A pilot strike at Lufthansa has expanded as it enters a second day Tuesday, forcing the carrier to ground a significant portion of its schedule. Cancellations include many of the carrier’s lucrative long-haul routes, including flights to the United States, Canada and Asia.
The strike – one of several to hit Lufthansa this year – is scheduled to wind down by the end of Tuesday. But, in bad news for customers, the pilots union is threatening more disruptions this week.
“If Lufthansa doesn’t react now, we don’t rule out further strikes this week,” Markus Wahl, a union spokesman for the Vereinigung Cockpit, said to The Wall Street Journal on Tuesday.
Lufthansa says the labor action has forced it to ground more than 1,500 flights, estimating that more than 165,000 passengers have been affected, according to German news site Deutsche Welle .
Reporting from Lufthansa’s biggest hub in Frankfurt, Reuters writes “queues snaked back from check-in desks, and staff were handing out drinks and snacks to those waiting.”
The strike comes as pilots remain locked in a disagreement with Lufthansa on retirement benefits. Bloomberg News explains the impasse, writing:
“Vereinigung Cockpit wants the carrier to reinstate benefits withdrawn last year that were paid to flight crew retiring before they receive a state pension. Lufthansa wants to raise the earliest possible retirement age to 60 years from 55 as part of a wider cost-cutting and productivity program.”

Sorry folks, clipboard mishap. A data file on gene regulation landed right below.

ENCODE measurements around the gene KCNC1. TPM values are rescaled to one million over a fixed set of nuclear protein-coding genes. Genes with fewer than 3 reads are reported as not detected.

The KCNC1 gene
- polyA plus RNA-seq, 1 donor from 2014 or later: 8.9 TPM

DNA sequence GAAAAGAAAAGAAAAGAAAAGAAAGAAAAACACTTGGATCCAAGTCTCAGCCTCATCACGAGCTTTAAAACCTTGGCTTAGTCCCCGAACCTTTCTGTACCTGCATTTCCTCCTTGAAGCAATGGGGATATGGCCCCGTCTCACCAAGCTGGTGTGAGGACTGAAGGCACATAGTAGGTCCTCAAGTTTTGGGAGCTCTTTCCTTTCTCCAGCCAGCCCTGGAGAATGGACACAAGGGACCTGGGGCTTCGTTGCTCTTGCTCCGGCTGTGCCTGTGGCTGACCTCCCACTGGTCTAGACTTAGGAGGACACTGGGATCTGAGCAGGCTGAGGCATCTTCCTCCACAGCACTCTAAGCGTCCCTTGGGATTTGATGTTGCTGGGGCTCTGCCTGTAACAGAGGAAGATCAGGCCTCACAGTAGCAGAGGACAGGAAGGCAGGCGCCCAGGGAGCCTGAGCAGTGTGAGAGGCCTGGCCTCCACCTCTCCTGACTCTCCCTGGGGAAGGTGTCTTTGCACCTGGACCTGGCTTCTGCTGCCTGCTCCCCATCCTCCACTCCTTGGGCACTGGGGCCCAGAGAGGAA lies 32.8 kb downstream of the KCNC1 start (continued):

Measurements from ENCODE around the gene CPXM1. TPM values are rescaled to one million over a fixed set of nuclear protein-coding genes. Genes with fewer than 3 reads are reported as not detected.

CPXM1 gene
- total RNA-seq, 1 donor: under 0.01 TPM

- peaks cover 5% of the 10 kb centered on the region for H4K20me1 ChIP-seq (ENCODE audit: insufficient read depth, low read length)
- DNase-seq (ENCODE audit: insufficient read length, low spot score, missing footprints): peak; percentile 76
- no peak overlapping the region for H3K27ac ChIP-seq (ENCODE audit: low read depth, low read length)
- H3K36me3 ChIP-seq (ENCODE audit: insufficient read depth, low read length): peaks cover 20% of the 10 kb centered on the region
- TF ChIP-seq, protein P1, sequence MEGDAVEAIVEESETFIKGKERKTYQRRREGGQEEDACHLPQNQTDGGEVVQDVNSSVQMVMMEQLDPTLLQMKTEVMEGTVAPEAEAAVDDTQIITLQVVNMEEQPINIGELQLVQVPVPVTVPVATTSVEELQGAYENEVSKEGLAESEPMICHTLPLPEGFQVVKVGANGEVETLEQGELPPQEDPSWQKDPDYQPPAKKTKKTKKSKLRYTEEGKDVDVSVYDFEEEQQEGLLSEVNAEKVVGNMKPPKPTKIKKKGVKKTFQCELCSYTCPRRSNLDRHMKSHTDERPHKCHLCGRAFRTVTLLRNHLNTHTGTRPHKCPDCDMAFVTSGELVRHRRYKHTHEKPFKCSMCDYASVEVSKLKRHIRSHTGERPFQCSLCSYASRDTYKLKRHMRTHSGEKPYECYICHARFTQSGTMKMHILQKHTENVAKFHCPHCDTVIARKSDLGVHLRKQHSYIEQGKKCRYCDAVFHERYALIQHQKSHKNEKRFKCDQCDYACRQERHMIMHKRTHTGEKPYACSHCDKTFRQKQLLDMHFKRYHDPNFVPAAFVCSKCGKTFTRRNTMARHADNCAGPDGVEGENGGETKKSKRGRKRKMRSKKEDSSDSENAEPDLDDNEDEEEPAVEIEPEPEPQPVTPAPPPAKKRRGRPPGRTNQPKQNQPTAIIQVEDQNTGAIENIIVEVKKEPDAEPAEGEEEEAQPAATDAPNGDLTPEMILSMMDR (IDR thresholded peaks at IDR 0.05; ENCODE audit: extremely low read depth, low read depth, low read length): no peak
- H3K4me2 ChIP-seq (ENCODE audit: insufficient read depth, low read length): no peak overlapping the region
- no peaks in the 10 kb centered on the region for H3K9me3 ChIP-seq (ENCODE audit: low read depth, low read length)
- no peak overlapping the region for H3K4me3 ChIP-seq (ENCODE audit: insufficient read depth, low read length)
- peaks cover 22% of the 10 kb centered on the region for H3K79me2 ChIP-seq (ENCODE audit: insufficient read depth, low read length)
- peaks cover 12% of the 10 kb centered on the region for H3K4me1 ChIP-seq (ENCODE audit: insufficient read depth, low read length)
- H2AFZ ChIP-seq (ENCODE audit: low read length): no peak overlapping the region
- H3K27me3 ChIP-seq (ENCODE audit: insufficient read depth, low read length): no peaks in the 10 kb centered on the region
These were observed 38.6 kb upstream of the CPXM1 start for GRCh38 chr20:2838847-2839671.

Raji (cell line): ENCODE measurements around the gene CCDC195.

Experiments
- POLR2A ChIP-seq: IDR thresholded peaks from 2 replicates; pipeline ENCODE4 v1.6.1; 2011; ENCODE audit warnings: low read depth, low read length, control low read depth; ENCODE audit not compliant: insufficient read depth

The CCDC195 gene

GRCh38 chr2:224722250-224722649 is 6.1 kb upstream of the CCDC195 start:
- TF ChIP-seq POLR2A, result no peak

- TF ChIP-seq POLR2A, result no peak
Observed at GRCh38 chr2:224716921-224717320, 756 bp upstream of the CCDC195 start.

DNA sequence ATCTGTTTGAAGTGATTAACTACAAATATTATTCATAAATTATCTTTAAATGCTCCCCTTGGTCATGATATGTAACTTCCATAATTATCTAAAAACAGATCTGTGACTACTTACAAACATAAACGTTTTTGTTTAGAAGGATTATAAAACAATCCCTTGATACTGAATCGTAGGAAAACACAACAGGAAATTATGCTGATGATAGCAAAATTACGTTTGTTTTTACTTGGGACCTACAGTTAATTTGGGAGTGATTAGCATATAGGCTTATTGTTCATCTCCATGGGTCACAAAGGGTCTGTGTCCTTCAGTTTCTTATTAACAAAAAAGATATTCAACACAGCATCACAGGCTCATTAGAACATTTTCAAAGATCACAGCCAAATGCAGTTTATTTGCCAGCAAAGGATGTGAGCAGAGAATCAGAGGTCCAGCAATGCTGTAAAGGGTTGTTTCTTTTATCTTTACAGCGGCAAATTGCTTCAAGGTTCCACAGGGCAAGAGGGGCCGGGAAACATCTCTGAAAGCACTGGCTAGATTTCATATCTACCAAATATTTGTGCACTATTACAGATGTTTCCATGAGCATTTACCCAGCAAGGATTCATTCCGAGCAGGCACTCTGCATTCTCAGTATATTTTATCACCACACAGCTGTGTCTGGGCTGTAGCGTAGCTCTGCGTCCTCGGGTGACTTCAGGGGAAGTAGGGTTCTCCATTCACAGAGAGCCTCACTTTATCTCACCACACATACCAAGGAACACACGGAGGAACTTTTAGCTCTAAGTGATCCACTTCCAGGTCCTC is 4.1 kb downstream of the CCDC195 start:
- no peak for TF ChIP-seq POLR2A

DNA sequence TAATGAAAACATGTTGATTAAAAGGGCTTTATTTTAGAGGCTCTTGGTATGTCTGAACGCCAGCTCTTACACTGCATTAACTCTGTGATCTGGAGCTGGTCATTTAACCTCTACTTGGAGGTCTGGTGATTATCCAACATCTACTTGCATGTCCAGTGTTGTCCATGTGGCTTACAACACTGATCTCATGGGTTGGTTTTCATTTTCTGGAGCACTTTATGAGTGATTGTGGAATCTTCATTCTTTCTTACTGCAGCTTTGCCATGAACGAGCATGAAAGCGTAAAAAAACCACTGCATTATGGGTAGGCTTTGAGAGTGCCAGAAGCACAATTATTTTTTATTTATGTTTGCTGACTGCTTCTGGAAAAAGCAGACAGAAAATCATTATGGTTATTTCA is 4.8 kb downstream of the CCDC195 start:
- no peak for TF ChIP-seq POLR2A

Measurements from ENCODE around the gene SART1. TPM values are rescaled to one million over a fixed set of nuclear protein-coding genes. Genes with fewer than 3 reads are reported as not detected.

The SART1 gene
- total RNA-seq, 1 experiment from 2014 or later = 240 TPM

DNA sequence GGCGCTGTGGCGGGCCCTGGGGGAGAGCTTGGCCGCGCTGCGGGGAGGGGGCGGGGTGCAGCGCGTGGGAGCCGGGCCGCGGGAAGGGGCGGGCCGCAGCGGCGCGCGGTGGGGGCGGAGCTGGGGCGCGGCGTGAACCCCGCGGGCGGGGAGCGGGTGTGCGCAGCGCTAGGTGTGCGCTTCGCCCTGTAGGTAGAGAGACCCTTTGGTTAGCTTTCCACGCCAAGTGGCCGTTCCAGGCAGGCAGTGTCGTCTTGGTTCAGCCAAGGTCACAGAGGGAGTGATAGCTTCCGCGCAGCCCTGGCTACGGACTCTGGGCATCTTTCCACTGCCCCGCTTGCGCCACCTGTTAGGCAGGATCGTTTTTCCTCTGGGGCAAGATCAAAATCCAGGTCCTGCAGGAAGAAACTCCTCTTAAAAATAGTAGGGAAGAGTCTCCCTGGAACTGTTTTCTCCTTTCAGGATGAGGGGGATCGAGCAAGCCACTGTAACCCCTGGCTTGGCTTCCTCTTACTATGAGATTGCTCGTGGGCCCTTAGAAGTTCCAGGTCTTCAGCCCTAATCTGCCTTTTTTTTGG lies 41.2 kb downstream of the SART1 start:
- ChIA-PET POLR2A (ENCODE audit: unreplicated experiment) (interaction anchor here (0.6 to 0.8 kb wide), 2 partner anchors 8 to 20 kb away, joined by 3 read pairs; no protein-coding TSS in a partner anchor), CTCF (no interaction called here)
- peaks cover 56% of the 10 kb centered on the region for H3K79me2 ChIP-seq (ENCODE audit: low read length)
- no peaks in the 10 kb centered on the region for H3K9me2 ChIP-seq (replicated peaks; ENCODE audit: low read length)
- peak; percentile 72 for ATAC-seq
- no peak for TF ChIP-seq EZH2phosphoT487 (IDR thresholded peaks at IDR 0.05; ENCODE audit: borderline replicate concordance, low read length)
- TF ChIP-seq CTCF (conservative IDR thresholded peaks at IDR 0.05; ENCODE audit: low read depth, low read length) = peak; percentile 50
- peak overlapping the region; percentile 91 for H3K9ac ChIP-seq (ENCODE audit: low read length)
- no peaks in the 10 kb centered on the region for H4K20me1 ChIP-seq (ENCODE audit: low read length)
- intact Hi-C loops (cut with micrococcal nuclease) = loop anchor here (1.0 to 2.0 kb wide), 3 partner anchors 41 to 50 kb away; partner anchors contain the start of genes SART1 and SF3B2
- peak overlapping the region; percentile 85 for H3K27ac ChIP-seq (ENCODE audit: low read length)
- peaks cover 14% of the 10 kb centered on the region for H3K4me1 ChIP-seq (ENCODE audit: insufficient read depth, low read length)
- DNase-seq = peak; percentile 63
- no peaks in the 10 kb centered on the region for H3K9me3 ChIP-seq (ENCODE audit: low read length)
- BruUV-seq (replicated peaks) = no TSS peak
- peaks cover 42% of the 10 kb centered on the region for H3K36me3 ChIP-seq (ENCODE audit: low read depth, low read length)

Lufthansa, which faces increasing pressure from both full-service rivals in the Middle East and from low-cost competitors in Europe, says it cannot afford the measure.
The strike is just one of several that pilots have staged against Lufthansa in recent months. It’s also the second strike to disrupt Lufthansa in as many weeks. Last week, the union staged a walkout at Germanwings , the low-cost unit of Lufthansa that handles a large part of the Lufthansa Group’s intra-Germany flying.
Strikes in 2014 have cost Lufthansa tens of millions of dollars, with Reuters noting that a single three-day strike in April alone “wiped 60 million euros (more than $75 million) from the airline’s first-half operating profit.”
On that subject, a top Lufthansa official expressed alarm in a Monday statement about the financial damage from the repeated labor actions.
“The strikes not only cause severe economic damage to Lufthansa, but they also harm its reputation, with considerable consequences for our company and employees that remain unforeseeable even today,” Chief Financial Officer Simone Menne said in a Monday statement quoted by the Journal.
Even this week’s strike escalated beyond its initial scope. Pilots had originally announced a 35-hour labor action that was to begin Monday and target the German carrier’s short-haul routes operated by Airbus A320, Boeing 737 and Embraer aircraft.